Snowflake provides an easy way for businesses to assemble their dispersed data sets into a unified data warehouse. With its pipeline capabilities, data engineers can then use Snowflake to build a well-organized stream of data from the source to its final output—usually a BI interface like Tableau.
Snowflake also has its own user-friendly SQL interface, allowing you to create full-fledged, easily customizable query scripts directly in the application. Similar to Amazon and Google, Snowflake also allows you to set fine-grained access controls so that administrators can govern user access to sensitive business data.
As with Amazon and Google, Snowflake allows organizations to pay a variable rate based on level of usage. One will just need to be careful to instruct individual users on how to be economical with their queries.
Ongoing Challenges in Data Warehousing
The bulk of this discussion has dealt with considerations you need to make when setting up a data warehouse. These considerations help you start out. But any good data engineer knows that data warehousing is not a “one-and-done” operation. Data warehousing is an evolving process that changes in tandem with the organization.
A key challenge with data warehousing is always going to be scale. Scale, after all, is why data warehousing came about in the first place. As businesses came to rely more and more upon quick access to large amounts of data, the concept of the data warehouse stepped in to meet this challenge.
If ever-increasing scale and complexity were a challenge at the genesis of data warehousing, this reality would be even more pressing today. These days, many businesses need to be able to handle perhaps petabytes of data—and to be able to access the bulk of that data in real-time. You can’t do this job without a well-oiled data warehouse.
A competent data engineer will need to constantly monitor their warehouse to ensure that it’s continuing to meet business demand effectively. You can easily do this by setting up automated testing and monitoring capabilities. All the major cloud data vendors have such tools built in to their services.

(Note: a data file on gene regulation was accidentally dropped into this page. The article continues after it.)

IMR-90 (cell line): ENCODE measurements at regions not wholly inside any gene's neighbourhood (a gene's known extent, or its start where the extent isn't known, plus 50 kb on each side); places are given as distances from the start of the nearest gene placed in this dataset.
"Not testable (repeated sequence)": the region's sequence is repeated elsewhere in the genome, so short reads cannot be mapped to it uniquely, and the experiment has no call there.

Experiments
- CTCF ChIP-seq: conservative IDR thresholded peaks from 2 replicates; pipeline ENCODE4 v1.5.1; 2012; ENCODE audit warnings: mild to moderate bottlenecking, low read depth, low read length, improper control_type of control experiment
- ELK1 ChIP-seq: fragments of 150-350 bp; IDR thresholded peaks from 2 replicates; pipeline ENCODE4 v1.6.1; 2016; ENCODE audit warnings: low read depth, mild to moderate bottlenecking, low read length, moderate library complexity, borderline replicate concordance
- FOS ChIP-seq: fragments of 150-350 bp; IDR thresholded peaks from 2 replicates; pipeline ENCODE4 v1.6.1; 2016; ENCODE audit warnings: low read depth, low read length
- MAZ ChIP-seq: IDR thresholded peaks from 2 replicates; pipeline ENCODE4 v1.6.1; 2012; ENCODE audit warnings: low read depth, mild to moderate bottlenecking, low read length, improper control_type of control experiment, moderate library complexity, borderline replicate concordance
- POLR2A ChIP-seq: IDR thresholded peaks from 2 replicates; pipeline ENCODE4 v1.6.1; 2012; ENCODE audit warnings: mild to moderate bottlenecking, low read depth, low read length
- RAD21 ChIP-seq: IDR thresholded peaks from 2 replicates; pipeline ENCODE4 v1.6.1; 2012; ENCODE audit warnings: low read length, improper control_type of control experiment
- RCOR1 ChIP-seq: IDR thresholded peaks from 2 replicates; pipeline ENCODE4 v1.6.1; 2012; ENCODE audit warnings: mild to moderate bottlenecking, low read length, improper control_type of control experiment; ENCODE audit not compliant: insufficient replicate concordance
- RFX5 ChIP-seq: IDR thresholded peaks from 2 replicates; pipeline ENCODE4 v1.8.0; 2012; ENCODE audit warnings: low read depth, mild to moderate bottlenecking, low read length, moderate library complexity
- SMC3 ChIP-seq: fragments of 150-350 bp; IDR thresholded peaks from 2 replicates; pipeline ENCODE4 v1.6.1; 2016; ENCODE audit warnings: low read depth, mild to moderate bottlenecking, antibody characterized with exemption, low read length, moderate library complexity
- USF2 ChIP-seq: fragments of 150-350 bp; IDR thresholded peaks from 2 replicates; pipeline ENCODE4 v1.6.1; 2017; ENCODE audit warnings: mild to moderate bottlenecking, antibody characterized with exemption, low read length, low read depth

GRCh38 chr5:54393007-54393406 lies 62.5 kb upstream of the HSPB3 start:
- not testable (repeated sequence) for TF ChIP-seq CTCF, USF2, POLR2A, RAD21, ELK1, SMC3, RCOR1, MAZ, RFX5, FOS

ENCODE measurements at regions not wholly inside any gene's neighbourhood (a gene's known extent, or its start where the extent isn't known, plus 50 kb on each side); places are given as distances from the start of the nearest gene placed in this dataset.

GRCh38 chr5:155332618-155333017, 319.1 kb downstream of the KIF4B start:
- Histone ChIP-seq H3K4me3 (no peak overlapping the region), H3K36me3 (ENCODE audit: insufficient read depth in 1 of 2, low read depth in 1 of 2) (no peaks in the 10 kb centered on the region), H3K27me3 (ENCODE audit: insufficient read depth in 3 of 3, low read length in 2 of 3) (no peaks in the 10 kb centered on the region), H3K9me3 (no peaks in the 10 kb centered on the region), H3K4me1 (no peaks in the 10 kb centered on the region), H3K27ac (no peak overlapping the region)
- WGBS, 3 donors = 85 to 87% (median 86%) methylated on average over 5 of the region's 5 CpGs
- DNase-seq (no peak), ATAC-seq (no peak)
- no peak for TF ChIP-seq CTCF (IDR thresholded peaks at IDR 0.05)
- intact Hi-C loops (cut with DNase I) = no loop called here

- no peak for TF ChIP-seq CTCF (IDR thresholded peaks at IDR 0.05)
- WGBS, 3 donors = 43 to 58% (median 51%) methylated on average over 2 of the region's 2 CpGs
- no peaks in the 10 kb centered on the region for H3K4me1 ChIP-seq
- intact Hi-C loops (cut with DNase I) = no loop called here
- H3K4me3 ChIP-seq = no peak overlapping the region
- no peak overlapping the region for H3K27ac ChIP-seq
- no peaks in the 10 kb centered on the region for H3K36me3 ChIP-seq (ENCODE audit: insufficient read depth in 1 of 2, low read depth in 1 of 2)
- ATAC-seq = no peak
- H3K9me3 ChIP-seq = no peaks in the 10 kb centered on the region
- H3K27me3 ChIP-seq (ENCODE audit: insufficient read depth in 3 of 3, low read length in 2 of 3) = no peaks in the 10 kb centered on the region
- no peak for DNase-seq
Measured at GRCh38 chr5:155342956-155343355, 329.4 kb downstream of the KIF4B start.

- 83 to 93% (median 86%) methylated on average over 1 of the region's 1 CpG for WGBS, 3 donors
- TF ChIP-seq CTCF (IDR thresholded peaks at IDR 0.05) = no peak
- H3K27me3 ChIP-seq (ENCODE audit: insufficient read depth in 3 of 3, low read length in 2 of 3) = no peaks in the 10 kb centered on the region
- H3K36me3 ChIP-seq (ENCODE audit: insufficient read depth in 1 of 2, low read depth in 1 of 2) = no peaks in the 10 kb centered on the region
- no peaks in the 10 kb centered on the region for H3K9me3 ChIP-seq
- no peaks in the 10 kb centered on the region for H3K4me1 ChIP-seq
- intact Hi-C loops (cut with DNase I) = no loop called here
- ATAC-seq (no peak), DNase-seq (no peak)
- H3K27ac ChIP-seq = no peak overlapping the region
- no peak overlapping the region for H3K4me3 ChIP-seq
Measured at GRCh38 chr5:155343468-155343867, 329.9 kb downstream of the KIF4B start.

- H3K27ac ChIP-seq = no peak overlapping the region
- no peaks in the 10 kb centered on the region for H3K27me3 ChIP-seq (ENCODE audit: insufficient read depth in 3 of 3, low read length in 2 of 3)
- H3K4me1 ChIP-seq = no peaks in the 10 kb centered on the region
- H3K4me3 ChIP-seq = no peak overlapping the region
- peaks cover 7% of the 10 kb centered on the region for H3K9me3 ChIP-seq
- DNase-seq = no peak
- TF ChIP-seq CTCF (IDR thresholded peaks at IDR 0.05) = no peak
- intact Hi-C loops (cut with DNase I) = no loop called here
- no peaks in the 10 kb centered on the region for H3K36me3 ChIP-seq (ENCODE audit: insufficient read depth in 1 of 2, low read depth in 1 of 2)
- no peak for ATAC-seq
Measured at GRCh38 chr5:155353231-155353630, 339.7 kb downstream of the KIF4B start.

If you’re constantly having to debug pipeline failures or other errors in the data system, it might be time to overhaul your data warehouse architecture. It’s natural to have to adapt to changing business realities. In fact, if your data is becoming larger and more unwieldy, you could probably take that as a good sign that your business is growing.
As long as every component of your fundamental architecture is sound, scaling your system up or down—and adding new features here and there—shouldn’t be too much of a lift. Your service provider may even be able to help you come up with solutions. There are also incredibly helpful online communities like Github and Stack Overflow, where developers share challenges they ran into and any solutions they came up with to overcome blockers.
|Data Warehouse Component
|Used to house unstructured raw data such as streaming insights, market data, historical data, and retail trends. This is the beginning of the pipeline, where data mining takes place.
|The data then goes into a data warehouse, where it takes on a relational nature. This means that the data is more carefully curated and easily accessible to end users looking to manipulate that data for research purposes.
|Data marts are similar to data warehouses, but they tailor their functions to a specific business use case.
|Traditional Data Warehousing
|Any on-premise data storage system that is entirely self-contained. The organizational data does not rely upon any off-site, third-party service to store data and maintain data integrity.
|Cloud Data Warehousing
|Storing organizational data virtually rather than on-premises. Organizations with regionally-dispersed locations and that work with large amounts of data are far more likely to use cloud services since theyâre much easier to scale and are managed by a third-party provider.
|AWS provides fully-managed, easy-to-use cloud data storage solutions for mid- and enterprise-level companies with complex data management needs.
|Google Cloud BigQuery
|Googleâs cloud warehousing service focuses on simplicity. It eschews fine-grained customization so that users can devote more energy to turning their data into actionable business insights.
|Considered one of the easiest cloud data warehousing solutions to use. It provides an easy way for businesses to assemble their dispersed data sets into a unified data warehouse.